With Palantir's rumored 2019 IPO, it could be among the most valuable "unicorns" to go public this year.
But despite its massive potential, retail investors shouldn't buy Palantir stock. In fact, we have a better way for retail investors to profit off of the Palantir IPO.
But first, let's look at what Palantir does and how it became the mysterious company it is today…
Palantir Is a Data-Mining Giant
Palantir Technologies Inc. has long been shrouded in mystery. It was co-founded in 2003 by Peter Thiel, who also started PayPal. But its other co-founders were Alex Karp, Nathan Gettings, Joe Lonsdale, and Stephen Cohen.
The company's name is a reference to "Lord of the Rings" – Thiel's favorite childhood book. In the series, a Palantir was an item that allowed people to view things over a large distance. And Thiel's goal for the company was to use software similar to PayPal's fraud detection system to reduce global terrorism.
One of Palantir's earliest investors was the venture capital division of the CIA, called In-Q-Tel.
Then, in 2009, Palantir found evidence of a Chinese cyber espionage campaign, based on the discovery of its networks, GhostNew and Shadow Network, that had been spying on more than 100 countries.
By 2013, TechCrunch reported that the company was working with multiple U.S. government agencies like the Air Force, Special Operations Command, West Point, the Marine Corps, the National Security Agency, the CIA, the FBI, the Department of Homeland Security, and the CDC.
Three years later, SOCOM contracted $222 million to Palantir for an intelligence-gathering program.
5G Is Coming: The tech breakthrough of the century could rest on this $6 stock – get all the details here.
And while Palantir does a lot of different things, it all falls into the data mining category – which analyzes patterns in data sets.
For example, AI and machine learning are a form of data mining. Let's say you buy a shirt from Amazon.com Inc. (NASDAQ: AMZN). Then, the next week, you buy a pair of shoes and maybe some pants.
All of a sudden, you start seeing recommendations at the bottom that match your clothing preferences. This is accomplished through data mining. Amazon looks at consumer purchases to generate these recommendations based on your purchasing patterns. So the more you buy, the better it understands your tastes, and the more it'll recommend things you "might like" down the line.
Because of this, Palantir stock is getting hyped up as Big Data continues to expand exponentially over the next few years.
Here's Whether Palantir Stock Is a Buy
Palantir is a very secretive company. And this is true for its financials as well. In fact, the only information we have on how the company is doing comes from an interview with the president of Palantir France. This interview revealed the company's 2018 revenue was $1 billion.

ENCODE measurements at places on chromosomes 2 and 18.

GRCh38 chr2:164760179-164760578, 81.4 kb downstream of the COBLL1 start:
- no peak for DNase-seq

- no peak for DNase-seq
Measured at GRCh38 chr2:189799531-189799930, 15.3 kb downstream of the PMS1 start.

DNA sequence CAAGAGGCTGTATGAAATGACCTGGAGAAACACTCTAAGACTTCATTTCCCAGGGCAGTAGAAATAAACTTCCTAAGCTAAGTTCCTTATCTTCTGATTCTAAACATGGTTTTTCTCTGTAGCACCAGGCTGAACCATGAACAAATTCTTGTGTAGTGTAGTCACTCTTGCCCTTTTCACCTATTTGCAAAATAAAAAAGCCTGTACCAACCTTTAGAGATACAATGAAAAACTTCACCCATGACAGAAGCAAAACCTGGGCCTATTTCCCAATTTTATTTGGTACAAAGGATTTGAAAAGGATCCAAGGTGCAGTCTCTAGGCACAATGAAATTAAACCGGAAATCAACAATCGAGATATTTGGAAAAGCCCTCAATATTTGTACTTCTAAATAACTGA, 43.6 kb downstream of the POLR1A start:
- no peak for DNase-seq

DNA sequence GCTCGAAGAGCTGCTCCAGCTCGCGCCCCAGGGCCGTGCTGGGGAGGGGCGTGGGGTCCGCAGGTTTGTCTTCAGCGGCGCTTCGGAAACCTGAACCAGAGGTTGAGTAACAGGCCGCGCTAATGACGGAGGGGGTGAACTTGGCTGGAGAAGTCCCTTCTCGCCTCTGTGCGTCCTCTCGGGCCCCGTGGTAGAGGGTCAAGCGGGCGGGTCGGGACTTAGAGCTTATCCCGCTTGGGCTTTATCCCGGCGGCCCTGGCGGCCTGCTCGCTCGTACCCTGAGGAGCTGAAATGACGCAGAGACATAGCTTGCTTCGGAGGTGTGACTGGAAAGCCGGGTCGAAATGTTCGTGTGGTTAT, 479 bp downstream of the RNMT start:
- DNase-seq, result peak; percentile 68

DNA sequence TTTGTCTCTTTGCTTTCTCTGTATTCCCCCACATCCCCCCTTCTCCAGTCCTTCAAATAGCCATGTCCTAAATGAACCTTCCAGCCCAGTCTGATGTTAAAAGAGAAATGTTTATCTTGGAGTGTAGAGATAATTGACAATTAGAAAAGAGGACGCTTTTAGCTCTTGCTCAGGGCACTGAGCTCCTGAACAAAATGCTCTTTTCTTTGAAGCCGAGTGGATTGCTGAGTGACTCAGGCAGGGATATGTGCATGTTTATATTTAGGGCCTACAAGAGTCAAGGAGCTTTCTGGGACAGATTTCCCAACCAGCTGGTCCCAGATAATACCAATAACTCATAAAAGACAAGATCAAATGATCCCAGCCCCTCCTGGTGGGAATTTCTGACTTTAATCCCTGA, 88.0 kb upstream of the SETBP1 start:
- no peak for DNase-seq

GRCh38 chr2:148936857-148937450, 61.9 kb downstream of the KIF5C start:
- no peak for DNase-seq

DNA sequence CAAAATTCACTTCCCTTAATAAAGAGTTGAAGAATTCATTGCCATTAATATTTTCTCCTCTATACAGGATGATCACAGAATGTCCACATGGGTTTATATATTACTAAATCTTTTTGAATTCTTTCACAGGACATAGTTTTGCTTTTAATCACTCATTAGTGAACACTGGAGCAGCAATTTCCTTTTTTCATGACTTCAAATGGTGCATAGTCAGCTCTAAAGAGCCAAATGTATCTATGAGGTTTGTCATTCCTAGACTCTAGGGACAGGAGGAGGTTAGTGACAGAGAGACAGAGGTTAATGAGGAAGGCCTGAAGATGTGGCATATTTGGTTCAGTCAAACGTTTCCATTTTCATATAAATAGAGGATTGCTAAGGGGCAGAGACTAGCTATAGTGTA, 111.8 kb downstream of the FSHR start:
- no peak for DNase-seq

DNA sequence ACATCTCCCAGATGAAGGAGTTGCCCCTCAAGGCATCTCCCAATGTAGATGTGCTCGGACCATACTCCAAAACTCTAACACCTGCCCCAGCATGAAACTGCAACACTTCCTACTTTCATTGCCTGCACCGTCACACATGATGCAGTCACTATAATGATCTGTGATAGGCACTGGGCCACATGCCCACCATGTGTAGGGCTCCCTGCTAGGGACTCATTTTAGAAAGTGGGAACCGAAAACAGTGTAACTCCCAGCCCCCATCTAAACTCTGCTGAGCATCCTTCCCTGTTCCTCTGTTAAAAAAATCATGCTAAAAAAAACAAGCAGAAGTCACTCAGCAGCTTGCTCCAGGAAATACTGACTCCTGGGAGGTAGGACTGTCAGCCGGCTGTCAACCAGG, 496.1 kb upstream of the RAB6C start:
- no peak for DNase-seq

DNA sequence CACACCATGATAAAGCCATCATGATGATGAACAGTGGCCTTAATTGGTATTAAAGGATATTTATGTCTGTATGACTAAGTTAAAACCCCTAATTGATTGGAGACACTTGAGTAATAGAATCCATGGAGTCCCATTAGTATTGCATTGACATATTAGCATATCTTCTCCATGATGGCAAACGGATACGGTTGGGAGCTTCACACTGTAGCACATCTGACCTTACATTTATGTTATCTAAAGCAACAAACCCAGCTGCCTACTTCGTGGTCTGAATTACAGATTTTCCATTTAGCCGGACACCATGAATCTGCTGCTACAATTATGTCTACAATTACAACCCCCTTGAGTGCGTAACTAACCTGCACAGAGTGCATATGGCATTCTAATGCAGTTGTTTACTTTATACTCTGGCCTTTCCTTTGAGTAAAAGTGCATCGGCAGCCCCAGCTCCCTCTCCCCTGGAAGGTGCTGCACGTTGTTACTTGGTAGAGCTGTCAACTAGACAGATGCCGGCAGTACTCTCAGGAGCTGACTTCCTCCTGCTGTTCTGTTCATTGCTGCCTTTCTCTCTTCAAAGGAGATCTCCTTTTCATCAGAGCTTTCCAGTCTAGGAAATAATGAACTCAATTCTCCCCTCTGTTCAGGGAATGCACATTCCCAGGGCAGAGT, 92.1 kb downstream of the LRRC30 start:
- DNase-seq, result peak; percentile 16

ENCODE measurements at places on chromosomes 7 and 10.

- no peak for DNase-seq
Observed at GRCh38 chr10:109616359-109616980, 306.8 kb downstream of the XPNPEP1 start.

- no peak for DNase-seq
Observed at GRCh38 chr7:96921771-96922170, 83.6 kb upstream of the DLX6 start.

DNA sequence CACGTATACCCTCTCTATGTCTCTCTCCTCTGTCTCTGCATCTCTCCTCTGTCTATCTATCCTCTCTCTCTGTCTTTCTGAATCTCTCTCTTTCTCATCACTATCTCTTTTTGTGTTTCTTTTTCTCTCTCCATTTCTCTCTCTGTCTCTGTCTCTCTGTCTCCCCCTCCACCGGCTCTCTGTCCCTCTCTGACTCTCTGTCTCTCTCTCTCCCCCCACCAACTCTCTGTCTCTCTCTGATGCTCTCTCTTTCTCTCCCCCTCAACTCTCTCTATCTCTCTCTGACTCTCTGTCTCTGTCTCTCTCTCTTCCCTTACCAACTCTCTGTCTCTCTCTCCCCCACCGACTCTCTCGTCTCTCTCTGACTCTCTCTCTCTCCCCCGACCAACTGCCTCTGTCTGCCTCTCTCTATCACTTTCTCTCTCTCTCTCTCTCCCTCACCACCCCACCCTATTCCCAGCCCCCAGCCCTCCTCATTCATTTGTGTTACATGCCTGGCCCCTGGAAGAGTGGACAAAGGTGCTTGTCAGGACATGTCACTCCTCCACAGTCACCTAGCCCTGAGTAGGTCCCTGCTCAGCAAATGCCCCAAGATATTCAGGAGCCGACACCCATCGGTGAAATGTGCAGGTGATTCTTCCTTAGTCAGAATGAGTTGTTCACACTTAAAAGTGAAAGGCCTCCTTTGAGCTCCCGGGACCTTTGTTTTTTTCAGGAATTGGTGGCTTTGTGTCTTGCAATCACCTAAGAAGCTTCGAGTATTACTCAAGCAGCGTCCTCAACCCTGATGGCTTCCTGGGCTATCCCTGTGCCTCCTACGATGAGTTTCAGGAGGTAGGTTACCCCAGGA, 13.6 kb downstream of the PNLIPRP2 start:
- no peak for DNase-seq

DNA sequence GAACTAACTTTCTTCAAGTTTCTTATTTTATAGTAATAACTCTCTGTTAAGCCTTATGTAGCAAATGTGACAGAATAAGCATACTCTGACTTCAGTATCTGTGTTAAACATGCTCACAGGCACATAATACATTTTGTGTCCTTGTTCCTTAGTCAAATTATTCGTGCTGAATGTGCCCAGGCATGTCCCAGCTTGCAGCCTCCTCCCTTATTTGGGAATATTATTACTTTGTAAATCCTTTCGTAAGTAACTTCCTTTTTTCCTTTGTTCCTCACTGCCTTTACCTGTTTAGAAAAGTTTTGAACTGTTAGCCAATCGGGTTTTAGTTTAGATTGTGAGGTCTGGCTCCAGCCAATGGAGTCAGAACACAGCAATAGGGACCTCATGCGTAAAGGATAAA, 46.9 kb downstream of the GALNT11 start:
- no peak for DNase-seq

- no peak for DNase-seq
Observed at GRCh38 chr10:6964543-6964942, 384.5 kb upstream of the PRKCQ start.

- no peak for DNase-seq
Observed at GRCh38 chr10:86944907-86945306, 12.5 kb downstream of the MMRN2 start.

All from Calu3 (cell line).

Palantir services are used by aerospace and automotive companies, healthcare companies, banks, and even the U.S. government.
But because of the company's secrecy and its lack of transparency involving clients and financials, it's difficult to pinpoint an exact valuation.
In 2015, prospective investors said shares were worth $11.38 each at a $20 billion valuation. More recently, stock options for employees were cut to roughly $6 per share. This drops the valuation down to around $11 billion.
However, in some instances, there have been reports that employees can buy shares discounted below the $6 price range.
The company is also dealing with political conflict within. Peter Thiel is very conservative, while Alex Karp is very liberal. And these polar-opposite political affiliations have trickled down throughout the company and adversely affected morale.
Recruiters have occasionally said that candidates have rejected positions over political concerns and the misuse of Palantir's software. And to some degree, there is validity involving concerns over political danger and civilian privacy from data mining.
So all of this makes a reliable valuation a bit challenging.
Seven mutual funds have shares in Palantir. And all seven of them have reduced their holdings' value by 50% since 2015. In September 2018, SP Investments Management Valued Palantir at $7.87 per share.
After multiple decreases in the price over the years, mutual funds value it at $2.49 per share. This means the company value will differ depending on who you ask.
Co-founder Peter Thiel values Palantir at $20 billion. Morgan Stanley (NYSE: MS) believes it's worth around $41 billion. The mutual funds' estimates fall between $5 billion and $14 billion. New employees say $11 billion and a big payout in the future.
So, it could be worth anywhere between $5 billion and $41 billion. But it's hard to tell which end of the spectrum it leans closer to.
Because of this, Money Morning cannot recommend buying Palantir stock at the IPO.
But for investors itching to get in on the action, we have a backdoor play instead.
This play could net retail investors double- or triple-digit profits from the Palantir stock without jumping in on the volatility of early IPOs.
In fact, this investment has the potential to see a 343% increase in its earnings in just two years…